Matt Brennan runs into Jo Holloway, the Red Cross girl he romanced in Europe when he was a flyer in World War II, when he is offered a job by jet manufacturer Leland Willis as a test pilot.... See full summary »
After years of pursuit, Assistant D.A. Martin Ferguson has a good case against Murder, Inc. boss Albert Mendoza. Mendoza is in jail and his lieutenant Joseph Rico is going to testify. But Rico falls to his death and Ferguson must work through the night going over everything to build the case anew.Written by
Ed Stephan <email@example.com>
Everett Sloane, who plays the kingpin of the underworld in this movie, provided the voice of do-gooder Dick Tracy in the 1961 cartoon shorts based loosely on the Chester Gould comic strip. See more »
Near the middle of the film the two young women are talking with each other outside in front of a house. After their conversation one of them walks toward the street. As she walks almost out of the picture you can see the shadow of the camera move across her body. See more »
[Albert Mendoza is about to be freed and Ferguson decides to show him pictures of his victims as a farewell present]
D.A. Martin Ferguson:
You think you can shut people up by killing them, but you're wrong. Maybe not in the courtroom but they'll be talkin' to you, Mendoza! At night when you're trying to sleep!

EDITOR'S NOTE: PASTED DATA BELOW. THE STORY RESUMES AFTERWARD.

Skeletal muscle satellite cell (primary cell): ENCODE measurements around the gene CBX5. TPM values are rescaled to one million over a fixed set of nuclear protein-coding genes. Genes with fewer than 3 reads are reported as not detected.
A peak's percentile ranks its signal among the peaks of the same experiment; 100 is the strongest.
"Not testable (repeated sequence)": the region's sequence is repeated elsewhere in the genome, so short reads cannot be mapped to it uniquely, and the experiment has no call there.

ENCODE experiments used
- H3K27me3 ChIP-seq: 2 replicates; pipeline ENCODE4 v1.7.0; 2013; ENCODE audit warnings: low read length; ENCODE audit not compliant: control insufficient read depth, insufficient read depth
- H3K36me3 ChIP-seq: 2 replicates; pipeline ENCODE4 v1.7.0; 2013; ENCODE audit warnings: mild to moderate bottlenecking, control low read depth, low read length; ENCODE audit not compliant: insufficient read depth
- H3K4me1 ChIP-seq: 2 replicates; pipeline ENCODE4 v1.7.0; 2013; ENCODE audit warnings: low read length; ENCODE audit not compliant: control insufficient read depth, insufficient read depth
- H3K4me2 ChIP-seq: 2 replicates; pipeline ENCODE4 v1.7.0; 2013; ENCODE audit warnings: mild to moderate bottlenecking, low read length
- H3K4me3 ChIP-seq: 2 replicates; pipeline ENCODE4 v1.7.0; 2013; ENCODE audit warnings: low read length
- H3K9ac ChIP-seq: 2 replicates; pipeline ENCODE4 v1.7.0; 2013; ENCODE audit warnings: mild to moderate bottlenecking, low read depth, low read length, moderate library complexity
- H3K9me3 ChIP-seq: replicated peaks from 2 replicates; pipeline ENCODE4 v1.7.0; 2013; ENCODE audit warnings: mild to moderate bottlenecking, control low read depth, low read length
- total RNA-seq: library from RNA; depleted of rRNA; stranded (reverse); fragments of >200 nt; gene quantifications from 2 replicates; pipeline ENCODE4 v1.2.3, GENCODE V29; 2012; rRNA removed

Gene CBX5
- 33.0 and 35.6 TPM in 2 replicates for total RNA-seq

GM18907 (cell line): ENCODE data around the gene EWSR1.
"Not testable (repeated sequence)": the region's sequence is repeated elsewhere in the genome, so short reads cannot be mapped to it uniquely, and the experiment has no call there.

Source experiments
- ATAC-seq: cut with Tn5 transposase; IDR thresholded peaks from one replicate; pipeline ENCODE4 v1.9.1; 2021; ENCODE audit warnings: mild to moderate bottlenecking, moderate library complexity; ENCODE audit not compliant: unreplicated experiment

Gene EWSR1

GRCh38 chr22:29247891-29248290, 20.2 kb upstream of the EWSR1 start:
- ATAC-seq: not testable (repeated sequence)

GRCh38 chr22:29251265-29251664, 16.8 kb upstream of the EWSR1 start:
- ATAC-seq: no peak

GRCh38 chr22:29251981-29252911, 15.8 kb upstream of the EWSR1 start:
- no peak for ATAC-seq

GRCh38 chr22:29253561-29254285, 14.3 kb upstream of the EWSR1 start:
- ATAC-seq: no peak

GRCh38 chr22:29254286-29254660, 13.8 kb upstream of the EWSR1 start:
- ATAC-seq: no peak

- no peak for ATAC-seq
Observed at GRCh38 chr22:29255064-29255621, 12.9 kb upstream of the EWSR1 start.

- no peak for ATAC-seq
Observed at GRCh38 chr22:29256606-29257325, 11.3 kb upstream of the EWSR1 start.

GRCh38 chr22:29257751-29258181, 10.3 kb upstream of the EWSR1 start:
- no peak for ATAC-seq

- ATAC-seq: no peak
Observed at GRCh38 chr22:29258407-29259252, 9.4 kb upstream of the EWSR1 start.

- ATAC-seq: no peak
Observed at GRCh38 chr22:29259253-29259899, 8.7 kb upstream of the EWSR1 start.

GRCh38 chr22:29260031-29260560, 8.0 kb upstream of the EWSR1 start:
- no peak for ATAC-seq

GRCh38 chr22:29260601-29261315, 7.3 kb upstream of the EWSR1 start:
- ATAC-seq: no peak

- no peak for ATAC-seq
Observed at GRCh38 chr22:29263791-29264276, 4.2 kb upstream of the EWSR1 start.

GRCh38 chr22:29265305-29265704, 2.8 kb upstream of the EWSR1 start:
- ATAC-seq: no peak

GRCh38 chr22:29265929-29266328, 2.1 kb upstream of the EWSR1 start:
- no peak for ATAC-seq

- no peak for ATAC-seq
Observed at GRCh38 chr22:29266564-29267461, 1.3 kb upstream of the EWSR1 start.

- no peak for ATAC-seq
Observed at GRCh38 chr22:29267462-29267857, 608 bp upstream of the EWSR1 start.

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The Enforcer, whose French title is La femme à abattre, plays often to packed houses in Paris. More than one French critic has called the film a gem (un joyau) among film noir classics. Indeed, its popularity in France says lots about pure plot lines and straightforward characterizations which make the film accessible to non-English-speaking audiences. As many readers know, the French are crazy about American film noir, and it's common to see parents bring their children to see movies like The Enforcer. I recently sat next to such a family when the film played in March 2003 at the Grand Action cinéma in Paris. It was almost moving to hear the father explain to his son that they would be seeing a film which, in his words, is a classic with great insights in the American psyche. Hearing them speak made me wonder how many American families use films of decades past to teach their children about the world in which we live.
By the way, the three cinémas in the Action chain in Paris regularly play American films noirs and other classic American movies, many of them in newly restored versions.
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